Population decline is accompanied by loss of genetic diversity in the Lesser Grey Shrike Lanius minor

David Giralt, a BAC lab’s member, has published a paper about Lesser Grey Shrike (Lanius minor). The last 10 years David has focused his research on the decline of Lanius minor in Lleida (in the north – west of Spain). Now, it has been published his last paper which connects the population decline of Lanius minor with the loss of genetic diversity.

The Lesser Grey Shrike has suffered successive declines in population size and a marked contraction of its breeding range since the early 20th century, largely because of long-term agricultural intensification. This has resulted in a severely fragmented distribution in Western Europe, with isolated breeding nuclei in Spain, France and Italy and a more continuous distribution in Eastern Europe and Asia.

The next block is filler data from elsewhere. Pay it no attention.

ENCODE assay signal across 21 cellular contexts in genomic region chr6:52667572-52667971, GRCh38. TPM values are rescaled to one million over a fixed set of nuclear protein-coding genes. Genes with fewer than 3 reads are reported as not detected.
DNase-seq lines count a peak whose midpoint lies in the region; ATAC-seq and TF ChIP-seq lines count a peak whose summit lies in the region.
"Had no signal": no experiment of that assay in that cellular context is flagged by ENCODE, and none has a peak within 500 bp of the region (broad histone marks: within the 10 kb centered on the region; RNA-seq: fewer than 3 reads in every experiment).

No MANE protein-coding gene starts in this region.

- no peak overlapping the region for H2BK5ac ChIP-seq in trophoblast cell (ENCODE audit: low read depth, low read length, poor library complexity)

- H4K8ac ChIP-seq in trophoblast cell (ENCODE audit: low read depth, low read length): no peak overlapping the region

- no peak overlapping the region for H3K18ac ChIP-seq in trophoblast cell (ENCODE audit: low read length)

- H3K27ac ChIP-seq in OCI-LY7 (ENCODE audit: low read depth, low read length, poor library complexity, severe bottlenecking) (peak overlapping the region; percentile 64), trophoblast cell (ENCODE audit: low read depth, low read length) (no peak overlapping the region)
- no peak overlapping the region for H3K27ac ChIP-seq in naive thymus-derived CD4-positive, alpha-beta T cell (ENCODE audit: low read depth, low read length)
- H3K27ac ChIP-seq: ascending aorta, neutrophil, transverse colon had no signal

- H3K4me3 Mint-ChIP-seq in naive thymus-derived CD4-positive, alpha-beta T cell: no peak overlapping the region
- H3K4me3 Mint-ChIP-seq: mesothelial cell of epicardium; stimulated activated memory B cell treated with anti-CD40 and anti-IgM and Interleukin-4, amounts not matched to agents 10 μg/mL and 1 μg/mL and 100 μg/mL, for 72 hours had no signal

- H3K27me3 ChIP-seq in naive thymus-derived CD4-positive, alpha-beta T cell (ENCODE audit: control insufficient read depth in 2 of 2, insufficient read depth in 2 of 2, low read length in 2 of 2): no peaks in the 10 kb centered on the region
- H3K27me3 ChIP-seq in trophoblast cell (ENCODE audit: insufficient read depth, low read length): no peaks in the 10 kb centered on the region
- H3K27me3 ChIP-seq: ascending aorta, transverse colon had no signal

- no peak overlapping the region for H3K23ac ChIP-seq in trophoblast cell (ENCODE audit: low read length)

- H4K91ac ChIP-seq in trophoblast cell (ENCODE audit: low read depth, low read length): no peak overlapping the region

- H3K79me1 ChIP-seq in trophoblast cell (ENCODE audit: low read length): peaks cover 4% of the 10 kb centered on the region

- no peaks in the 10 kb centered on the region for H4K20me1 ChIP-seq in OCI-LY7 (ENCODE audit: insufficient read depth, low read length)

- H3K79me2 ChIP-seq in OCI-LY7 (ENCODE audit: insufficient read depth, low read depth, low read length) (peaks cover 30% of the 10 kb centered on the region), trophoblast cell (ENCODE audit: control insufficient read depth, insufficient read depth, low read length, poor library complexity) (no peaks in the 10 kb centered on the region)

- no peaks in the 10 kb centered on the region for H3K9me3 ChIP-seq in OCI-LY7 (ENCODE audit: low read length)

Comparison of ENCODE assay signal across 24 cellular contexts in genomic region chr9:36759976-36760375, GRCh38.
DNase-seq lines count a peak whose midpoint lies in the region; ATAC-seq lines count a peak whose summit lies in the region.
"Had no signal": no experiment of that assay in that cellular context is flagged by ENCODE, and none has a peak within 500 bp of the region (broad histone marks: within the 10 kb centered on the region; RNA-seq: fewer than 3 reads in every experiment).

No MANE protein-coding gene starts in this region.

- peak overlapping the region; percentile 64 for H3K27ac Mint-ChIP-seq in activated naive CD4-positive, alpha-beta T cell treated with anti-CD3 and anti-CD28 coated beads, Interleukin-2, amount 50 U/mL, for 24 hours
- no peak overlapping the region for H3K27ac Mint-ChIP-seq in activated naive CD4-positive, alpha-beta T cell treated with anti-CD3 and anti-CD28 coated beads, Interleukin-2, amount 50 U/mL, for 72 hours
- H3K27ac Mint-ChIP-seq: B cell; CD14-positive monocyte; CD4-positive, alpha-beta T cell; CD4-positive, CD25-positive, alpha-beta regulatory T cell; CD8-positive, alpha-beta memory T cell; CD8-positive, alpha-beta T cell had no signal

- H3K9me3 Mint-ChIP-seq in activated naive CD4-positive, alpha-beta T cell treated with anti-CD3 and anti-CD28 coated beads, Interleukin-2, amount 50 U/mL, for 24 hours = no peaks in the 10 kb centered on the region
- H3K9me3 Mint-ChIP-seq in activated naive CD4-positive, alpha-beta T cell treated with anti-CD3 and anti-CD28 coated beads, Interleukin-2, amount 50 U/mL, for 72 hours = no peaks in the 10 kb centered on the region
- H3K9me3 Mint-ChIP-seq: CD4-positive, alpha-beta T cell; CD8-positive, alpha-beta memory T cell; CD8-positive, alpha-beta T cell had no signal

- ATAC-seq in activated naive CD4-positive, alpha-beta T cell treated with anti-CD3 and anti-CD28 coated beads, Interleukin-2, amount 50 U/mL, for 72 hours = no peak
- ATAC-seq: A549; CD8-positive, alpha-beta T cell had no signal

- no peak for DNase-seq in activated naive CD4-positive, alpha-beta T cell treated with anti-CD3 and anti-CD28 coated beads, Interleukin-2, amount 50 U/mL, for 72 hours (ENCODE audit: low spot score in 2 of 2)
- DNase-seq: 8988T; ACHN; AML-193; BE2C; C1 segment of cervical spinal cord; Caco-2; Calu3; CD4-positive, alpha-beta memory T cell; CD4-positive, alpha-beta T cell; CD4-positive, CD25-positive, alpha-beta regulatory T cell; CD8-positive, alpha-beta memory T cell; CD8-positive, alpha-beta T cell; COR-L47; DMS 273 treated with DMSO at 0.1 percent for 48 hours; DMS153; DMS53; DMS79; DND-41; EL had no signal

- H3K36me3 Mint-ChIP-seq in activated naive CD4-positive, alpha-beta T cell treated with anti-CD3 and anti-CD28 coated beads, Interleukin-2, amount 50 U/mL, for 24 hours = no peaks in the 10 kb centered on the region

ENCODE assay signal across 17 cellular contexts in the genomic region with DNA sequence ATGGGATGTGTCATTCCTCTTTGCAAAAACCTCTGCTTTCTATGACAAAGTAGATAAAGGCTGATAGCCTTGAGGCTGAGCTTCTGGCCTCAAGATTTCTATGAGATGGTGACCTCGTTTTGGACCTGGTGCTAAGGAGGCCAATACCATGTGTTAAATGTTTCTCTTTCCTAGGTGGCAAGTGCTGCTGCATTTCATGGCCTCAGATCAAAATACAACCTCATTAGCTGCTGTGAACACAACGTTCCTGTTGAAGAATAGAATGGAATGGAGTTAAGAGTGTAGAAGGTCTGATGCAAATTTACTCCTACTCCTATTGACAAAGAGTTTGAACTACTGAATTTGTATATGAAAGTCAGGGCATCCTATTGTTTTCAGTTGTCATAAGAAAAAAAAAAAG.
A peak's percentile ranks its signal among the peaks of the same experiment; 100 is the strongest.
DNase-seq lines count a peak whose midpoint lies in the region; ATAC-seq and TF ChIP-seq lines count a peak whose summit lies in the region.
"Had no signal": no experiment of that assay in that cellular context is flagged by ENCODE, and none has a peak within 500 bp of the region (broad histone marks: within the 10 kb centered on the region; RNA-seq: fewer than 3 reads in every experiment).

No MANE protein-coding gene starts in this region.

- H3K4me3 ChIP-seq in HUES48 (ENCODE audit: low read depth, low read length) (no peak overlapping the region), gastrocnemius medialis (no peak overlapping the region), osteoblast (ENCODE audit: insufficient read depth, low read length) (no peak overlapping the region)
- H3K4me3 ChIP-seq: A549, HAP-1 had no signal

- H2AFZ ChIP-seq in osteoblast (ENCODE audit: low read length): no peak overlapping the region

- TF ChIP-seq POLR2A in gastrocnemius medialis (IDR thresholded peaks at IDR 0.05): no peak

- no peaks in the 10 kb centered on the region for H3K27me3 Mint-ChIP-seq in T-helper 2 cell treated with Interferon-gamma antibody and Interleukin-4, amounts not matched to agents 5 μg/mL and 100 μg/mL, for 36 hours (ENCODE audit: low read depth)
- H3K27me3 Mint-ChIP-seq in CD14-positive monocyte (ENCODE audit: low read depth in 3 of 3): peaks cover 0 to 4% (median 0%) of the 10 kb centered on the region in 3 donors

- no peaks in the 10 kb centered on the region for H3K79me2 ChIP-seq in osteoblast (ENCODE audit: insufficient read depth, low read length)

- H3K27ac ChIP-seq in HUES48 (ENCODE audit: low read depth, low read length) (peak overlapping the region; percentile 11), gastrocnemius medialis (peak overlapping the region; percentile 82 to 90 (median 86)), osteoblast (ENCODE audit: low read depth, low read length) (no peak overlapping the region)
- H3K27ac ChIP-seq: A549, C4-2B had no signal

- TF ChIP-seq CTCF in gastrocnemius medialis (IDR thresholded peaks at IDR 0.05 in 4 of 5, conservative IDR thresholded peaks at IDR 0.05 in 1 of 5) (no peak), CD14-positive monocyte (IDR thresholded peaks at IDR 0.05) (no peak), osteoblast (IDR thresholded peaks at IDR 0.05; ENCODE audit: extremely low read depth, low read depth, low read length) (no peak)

Using a combination of nuclear and mitochondrial markers, the authors assessed the genetic structure and diversity of Lesser Grey Shrike populations from Western Europe, Central Europe and Asia.

The results show that there was significant genetic differentiation among three major regional groups, one European and two Asian. Genetic diversity measures were lowest in the smallest and most marginal Spanish population. Limited genetic diversity, combined with rapid population decline, suggests the Spanish population may face extinction in the near future.

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